Had Andrew Little and his colleagues announced this morning that, thanks to a major fiscal re-jig (to be announced later in the day by Finance Minister, Grant Robertson) there was to be a significant and permanent increase in Vote Health, then we would have been able to say that this government had indeed grasped the nettle of reform. If they’d also announced a return to the ratio of administrators to health professionals that prevailed in the early 1980s, then we could be certain that what we were witnessing was a wholesale repudiation of the neoliberal model in health delivery. That would have been “transformational” – with bells on.
Sadly, that is not what Little and his colleagues announced. Rather than more money, more professionals and fewer administrative overseers, this government has opted to construct a massive single bureaucracy out of its current collection of 20 smaller bureaucracies. There is no hint that this new HNZ bureaucracy will be run on anything other than neoliberal lines. The same determination to prevent “professional capture” of the health service will lead to exactly the same sort of bureaucratic interference that eliminated the outstanding professional leadership of the Canterbury District Health Board only a few months ago.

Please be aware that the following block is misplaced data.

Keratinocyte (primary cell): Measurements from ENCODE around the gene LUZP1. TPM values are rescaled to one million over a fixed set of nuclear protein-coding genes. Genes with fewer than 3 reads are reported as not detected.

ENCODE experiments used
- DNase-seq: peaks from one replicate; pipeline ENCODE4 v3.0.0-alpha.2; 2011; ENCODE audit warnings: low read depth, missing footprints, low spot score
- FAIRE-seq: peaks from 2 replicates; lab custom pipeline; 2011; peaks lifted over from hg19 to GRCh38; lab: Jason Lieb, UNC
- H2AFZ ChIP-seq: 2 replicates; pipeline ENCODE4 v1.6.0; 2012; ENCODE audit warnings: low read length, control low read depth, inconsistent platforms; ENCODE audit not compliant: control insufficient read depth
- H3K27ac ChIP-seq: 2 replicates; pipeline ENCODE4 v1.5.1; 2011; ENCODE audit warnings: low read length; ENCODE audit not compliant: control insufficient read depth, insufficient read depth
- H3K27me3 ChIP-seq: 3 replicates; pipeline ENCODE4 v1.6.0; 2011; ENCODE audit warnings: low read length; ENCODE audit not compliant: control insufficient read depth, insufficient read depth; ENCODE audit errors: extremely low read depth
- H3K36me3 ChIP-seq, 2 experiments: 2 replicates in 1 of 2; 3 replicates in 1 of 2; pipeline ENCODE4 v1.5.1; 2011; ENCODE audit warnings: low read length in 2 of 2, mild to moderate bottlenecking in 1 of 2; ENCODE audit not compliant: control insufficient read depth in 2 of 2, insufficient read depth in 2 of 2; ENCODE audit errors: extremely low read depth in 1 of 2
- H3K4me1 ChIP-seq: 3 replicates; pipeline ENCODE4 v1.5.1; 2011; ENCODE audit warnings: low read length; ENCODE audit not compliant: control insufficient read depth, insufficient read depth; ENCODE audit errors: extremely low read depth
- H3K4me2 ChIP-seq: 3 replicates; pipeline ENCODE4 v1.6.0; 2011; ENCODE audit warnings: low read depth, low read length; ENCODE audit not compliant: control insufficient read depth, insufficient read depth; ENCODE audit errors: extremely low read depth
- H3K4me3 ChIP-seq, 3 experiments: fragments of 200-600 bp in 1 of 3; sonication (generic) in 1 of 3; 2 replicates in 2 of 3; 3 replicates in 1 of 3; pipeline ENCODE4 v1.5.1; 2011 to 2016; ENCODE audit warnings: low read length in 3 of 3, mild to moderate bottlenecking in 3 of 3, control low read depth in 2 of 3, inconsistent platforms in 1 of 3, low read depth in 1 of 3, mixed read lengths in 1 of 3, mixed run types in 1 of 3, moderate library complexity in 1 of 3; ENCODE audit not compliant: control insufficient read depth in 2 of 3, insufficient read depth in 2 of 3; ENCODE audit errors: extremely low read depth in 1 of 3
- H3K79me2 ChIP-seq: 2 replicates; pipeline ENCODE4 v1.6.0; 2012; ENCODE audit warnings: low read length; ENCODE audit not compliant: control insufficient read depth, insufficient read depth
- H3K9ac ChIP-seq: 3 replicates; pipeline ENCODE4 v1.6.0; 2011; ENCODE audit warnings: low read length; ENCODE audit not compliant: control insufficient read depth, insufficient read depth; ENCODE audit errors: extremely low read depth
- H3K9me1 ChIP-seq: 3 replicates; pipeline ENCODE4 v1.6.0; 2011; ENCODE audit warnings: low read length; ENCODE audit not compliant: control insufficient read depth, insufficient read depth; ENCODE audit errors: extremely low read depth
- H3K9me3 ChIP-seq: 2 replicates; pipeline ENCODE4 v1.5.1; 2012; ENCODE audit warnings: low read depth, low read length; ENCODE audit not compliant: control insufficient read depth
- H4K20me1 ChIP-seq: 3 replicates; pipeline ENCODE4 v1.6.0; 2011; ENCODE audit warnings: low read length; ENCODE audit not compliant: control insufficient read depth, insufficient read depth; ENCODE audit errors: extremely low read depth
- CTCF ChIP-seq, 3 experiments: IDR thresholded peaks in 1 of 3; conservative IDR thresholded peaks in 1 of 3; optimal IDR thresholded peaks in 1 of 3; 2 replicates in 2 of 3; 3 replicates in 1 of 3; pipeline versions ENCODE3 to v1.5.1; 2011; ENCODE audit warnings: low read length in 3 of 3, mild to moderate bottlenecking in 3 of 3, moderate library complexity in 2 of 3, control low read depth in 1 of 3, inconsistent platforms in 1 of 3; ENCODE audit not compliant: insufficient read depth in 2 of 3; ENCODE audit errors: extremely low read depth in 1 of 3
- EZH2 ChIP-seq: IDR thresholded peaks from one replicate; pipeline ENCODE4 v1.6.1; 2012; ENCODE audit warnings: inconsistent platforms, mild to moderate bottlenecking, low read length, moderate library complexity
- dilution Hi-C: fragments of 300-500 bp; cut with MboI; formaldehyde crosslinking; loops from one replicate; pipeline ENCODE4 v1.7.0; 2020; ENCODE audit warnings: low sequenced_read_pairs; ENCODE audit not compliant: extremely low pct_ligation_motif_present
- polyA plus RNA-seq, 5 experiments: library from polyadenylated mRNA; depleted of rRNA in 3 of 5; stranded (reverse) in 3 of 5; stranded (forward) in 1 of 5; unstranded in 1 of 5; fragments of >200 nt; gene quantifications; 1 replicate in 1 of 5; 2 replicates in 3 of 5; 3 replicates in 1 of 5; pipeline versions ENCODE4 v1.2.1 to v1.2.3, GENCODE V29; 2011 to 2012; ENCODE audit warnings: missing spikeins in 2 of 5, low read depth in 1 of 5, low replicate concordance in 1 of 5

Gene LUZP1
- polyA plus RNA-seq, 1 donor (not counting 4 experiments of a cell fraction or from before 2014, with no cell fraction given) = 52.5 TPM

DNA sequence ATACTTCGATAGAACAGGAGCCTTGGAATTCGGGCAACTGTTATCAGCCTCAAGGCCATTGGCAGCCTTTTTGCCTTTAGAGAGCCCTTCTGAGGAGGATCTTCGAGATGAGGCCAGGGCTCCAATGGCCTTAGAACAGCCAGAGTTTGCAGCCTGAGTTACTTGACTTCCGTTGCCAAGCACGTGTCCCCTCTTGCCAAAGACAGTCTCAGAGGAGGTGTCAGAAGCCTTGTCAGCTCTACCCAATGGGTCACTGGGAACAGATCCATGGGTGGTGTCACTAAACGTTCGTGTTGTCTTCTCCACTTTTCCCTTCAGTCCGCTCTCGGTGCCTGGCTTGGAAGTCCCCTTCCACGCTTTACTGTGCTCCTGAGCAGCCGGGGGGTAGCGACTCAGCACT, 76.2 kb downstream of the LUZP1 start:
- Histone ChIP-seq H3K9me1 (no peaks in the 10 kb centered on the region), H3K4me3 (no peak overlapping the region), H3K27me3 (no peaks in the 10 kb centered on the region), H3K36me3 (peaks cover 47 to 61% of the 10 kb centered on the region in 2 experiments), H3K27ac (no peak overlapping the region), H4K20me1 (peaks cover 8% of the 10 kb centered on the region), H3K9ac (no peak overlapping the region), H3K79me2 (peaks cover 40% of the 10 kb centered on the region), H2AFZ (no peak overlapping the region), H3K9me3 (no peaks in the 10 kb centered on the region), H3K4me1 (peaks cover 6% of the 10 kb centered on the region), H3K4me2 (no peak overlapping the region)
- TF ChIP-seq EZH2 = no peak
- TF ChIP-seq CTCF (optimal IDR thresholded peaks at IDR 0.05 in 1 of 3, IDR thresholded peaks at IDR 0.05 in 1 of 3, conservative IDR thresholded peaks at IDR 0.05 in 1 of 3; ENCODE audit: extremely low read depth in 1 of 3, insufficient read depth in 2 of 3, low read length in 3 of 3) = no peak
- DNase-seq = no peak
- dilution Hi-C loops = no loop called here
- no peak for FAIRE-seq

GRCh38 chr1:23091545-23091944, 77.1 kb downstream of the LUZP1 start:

For good measure, the new health system has been shorn of all the pitiful vestiges of democratic accountability still clinging to the DHB model. How the new, improved, neoliberal bureaucrats of HNZ will be held to account is anybody’s guess.
“But what about the new Maori Health Authority?”, I hear you ask. “Surely this innovation is an unequivocally progressive advance?” We must certainly hope so, but even here the Labour Government’s proposals fill me with nagging doubts.
In this morning’s media release, the Minister announced that: “A new Māori Health Authority will have the power to commission health services, monitor the state of Māori health and develop policy.”
On its face, this sounds excellent. Indisputably, Maori and Pacifica New Zealanders fare much worse at the hands of their health system than Pakeha New Zealanders. A MHA run by Maori, for Maori, is surely more likely to produce better results than the present system, which insists on treating all patients “the same” – regardless of the very different (i.e. inferior) health outcomes its one-size-fits-all approach produces.